N.S. needs funding boost for low-cost housing in ‘perfect storm’ of shortages: report

Click to play video: 'Social disparities of COVID-19 pandemic'
Social disparities of COVID-19 pandemic
A recent positive case of COVID-19 at a Halifax shelter is a sobering reminder of the social disparities this pandemic can have. Alexa MacLean reports. – May 6, 2021

A commission looking into Nova Scotia’s affordable housing shortage is calling on the province to swiftly invest $25 million to support 600 to 900 households in finding reasonably priced, safe accommodation.

The 61-page report prepared by the Nova Scotia Affordable Housing Commission and released today comes after a public outcry last fall over a series of evictions of low-income tenants and rising homelessness in Halifax.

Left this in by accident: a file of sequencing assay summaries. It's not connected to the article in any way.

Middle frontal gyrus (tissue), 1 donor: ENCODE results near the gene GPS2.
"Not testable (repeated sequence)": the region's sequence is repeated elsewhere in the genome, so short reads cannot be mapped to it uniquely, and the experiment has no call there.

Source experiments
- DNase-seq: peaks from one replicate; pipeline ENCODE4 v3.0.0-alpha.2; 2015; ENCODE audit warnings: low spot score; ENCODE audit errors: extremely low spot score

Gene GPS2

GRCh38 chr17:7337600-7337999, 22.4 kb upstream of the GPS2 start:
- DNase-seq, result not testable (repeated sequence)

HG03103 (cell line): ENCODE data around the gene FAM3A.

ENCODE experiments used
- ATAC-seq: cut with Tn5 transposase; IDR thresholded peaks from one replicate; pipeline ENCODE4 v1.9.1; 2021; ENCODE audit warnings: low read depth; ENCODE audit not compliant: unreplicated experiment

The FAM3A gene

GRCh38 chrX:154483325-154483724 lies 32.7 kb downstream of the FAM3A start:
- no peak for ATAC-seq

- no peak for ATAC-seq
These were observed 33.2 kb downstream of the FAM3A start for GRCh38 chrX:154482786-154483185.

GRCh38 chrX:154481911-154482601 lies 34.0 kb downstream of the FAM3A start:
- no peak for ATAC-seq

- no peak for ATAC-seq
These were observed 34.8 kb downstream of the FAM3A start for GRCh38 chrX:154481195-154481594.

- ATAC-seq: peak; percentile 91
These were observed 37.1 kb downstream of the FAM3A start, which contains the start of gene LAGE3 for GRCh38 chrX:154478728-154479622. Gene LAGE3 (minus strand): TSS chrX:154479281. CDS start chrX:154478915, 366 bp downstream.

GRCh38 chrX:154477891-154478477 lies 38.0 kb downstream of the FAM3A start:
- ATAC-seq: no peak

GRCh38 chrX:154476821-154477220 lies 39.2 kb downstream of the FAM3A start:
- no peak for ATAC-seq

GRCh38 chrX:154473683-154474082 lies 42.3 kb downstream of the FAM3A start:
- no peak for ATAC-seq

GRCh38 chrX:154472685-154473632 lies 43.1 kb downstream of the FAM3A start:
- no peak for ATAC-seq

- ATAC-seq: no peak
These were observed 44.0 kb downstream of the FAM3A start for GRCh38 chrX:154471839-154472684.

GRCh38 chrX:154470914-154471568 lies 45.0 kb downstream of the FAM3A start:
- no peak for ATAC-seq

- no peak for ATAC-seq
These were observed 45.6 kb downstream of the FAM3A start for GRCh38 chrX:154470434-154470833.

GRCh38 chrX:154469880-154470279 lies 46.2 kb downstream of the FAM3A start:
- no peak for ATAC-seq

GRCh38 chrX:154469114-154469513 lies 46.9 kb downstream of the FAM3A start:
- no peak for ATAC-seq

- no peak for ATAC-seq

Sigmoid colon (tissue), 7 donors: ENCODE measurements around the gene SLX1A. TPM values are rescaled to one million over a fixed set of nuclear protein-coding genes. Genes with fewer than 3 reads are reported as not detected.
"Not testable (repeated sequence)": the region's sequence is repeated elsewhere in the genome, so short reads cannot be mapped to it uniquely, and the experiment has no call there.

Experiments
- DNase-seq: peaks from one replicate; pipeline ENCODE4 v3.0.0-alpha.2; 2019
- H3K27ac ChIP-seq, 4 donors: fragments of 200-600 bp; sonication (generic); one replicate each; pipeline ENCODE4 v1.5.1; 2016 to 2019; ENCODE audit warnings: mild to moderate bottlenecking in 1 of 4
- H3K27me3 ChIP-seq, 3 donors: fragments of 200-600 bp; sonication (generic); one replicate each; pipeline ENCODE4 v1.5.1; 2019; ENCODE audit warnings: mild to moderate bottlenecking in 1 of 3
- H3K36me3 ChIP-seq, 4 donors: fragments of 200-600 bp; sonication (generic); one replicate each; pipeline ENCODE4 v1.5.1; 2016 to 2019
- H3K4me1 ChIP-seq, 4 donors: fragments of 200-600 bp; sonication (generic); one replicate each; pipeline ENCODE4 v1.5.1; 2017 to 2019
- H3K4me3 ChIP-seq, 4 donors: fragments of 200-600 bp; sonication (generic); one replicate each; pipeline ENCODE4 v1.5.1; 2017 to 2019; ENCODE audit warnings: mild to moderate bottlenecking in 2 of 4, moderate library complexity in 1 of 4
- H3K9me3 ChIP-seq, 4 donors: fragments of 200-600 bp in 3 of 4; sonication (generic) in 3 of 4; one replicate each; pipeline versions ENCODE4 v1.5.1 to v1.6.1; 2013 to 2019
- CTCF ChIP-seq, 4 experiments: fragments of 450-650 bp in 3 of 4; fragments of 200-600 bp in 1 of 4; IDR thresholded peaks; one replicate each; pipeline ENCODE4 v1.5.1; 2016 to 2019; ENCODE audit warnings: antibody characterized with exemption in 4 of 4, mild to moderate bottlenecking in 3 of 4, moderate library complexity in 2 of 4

The provincial Liberal government brought in temporary rent controls in November, capping annual increases at two per cent annually, and appointed a 17-person commission to propose solutions to a low-income housing shortage that it said was growing worse during the pandemic.

Read more: N.S. contributes $6.4M to affordable housing projects in Halifax, Annapolis Valley

The commission’s report says rising housing costs, high energy costs, a growing population and Nova Scotia’s high poverty rate created a “perfect storm” last year that pushed the housing system to a breaking point.

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It calls for the government to commit within 100 days to provide funding for quick access to affordable housing to 600 to 900 households.

The commission notes the longer-term funding need is much larger but says this initial investment would help deal with the current crisis in the province.

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